The plans for MALC also fit in with new staffing additions as well for OSU’s College of Food, Agricultural and Environmental Sciences (CFAES). Foltz recently announced the appointment of Bain Wilson as livestock evaluation specialist. Wilson will join the CFAES Department of Animal Sciences, effective August 2021, as assistant professor, professional practice. He will lead the Ohio State Livestock Judging Team, teach the department’s livestock evaluation course, and begin connecting with Ohio 4-H livestock evaluation teams across the state.

“We are excited for Dr. Wilson to join the faculty and to lead the livestock evaluation courses and team. His arrival is part of a larger plan of pursuing excellence for our judging team,” said John Foltz, chair of the Department of Animal Sciences.

Wilson currently serves as an assistant professor in beef production and youth livestock at Virginia Tech. His position there involves teaching, research, and Extension. He has served as the coordinator of the intercollegiate livestock judging team at Virginia Tech, as well as the coach for both the Virginia and Illinois state 4-H livestock judging teams. Wilson led the 4-H livestock judging teams to national championships at both schools. 

His research at Virginia Tech focuses on production practices that have the ability to improve the output and viability of beef production systems. Wilson received a bachelor’s degree in animal science and industry from Kansas State University, a master’s in animal sciences from the University of Illinois at Urbana-Champaign, and a doctorate in ruminant nutrition from the University of Illinois at Urbana-Champaign. In addition to the announcement of Wilson as livestock evaluation specialist on the Columbus campus, a new livestock evaluation coaching position has been announced for Ohio State ATI on the CFAES Wooster campus.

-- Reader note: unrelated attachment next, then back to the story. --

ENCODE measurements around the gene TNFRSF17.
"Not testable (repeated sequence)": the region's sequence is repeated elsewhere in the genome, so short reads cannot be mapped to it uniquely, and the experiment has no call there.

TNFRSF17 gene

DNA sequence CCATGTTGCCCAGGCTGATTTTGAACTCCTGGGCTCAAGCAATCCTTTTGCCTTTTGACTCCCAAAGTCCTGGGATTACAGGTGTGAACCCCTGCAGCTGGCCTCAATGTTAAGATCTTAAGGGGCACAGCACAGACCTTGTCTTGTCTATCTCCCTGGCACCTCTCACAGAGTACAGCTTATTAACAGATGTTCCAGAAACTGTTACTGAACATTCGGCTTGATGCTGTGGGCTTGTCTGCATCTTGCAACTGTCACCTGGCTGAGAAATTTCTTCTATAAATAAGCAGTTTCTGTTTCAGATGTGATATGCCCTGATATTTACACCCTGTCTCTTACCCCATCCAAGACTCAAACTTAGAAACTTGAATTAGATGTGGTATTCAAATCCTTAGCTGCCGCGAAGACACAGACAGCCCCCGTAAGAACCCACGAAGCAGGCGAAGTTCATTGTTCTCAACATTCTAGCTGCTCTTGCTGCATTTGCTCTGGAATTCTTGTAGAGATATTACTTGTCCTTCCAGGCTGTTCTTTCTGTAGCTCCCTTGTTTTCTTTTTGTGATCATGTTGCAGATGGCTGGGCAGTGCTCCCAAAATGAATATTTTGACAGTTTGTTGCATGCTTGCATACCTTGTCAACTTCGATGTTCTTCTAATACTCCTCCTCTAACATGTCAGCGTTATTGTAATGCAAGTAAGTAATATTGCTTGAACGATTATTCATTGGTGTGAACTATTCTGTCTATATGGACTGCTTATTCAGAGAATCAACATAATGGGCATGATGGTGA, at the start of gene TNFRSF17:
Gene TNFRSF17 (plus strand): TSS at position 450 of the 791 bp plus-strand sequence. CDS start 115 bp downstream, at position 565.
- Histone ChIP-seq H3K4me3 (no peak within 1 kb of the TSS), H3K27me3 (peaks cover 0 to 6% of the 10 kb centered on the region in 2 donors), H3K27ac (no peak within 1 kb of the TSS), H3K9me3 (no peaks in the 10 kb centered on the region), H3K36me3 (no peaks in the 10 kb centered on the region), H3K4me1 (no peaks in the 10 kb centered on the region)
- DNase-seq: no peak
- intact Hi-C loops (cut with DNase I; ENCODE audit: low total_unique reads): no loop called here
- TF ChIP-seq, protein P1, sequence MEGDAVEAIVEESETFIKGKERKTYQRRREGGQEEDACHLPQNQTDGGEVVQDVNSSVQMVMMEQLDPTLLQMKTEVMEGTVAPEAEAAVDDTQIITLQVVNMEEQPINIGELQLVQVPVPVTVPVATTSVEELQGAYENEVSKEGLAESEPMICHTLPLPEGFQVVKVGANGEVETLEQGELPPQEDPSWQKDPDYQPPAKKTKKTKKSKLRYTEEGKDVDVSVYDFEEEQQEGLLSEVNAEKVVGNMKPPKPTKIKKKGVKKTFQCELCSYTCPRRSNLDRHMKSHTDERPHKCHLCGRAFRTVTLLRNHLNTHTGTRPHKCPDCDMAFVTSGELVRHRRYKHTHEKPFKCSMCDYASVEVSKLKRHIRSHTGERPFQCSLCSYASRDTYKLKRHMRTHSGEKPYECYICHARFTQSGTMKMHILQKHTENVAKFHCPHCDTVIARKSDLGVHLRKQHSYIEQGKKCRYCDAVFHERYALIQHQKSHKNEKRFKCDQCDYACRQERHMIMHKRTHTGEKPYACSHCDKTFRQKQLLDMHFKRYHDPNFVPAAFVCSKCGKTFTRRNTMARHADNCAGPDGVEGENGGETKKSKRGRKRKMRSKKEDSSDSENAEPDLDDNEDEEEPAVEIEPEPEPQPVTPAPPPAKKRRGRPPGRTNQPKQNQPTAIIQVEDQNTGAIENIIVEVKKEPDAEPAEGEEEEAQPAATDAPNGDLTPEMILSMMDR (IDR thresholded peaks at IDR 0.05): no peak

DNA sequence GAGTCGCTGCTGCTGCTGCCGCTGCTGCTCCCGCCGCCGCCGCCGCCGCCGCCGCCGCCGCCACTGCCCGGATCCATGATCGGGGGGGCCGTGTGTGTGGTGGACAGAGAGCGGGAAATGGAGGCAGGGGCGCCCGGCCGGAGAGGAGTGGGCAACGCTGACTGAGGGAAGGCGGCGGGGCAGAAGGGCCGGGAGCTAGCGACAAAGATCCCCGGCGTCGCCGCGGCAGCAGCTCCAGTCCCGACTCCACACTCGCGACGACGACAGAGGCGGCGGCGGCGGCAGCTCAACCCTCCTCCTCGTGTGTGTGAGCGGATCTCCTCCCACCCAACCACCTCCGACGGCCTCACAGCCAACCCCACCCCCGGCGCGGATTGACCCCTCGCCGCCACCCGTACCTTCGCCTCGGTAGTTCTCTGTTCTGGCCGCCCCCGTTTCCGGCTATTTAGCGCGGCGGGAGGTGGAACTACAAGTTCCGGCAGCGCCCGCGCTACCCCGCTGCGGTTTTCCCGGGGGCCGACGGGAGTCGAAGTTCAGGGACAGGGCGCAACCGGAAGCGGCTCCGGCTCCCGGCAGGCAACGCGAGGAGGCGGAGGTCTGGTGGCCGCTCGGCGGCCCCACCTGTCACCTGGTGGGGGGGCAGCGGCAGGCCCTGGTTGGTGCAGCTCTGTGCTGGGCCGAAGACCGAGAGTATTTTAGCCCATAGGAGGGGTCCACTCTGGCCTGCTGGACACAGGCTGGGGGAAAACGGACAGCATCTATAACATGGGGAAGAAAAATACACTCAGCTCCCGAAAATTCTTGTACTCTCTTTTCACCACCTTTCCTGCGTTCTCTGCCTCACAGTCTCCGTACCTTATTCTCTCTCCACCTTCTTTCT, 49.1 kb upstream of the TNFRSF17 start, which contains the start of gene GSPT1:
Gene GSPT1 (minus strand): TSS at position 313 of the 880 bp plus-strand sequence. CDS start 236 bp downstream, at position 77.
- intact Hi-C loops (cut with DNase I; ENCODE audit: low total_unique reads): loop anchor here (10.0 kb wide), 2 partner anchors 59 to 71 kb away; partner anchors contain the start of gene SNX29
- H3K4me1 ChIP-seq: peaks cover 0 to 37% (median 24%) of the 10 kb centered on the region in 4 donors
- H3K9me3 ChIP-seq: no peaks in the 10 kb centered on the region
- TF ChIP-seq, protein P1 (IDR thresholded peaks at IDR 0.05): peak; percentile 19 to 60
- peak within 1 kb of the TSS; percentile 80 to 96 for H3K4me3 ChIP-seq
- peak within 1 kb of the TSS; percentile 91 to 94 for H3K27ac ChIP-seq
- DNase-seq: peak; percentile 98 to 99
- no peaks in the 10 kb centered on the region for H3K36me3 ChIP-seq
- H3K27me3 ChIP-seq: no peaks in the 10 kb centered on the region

“We are equally excited to share that two organizations have come forward to provide funding for a livestock evaluation coaching position at CFAES Wooster–ATI, which will create a junior livestock judging team on that campus,” Foltz said. “The creation of this team will be a fantastic way to give students experience in livestock evaluation and, if they choose to continue their education on the main Columbus campus, they would be excellent candidates to join the senior judging team.”

Both positions are being supported by the Dr. Thomas B. Turner Livestock Judging Coach Endowed Fund, which supports the existing, senior judging team on the Columbus campus as well as the new, junior judging team and coaching position at CFAES Wooster. In addition, CFAES has begun the search for an assistant professor in Small Ruminant Production and Management. 

Along with the MALC, the future Waterman complex will also include a Controlled Environment Food Production Research Complex. Construction for this project started in February and is on schedule to be completed by Fall of 2022. The facility will have a focus on supporting research in controlled environment agriculture and food production industries with the use of smart technology and Artificial Intelligence (AI) to increase energy, water, and food system efficiencies.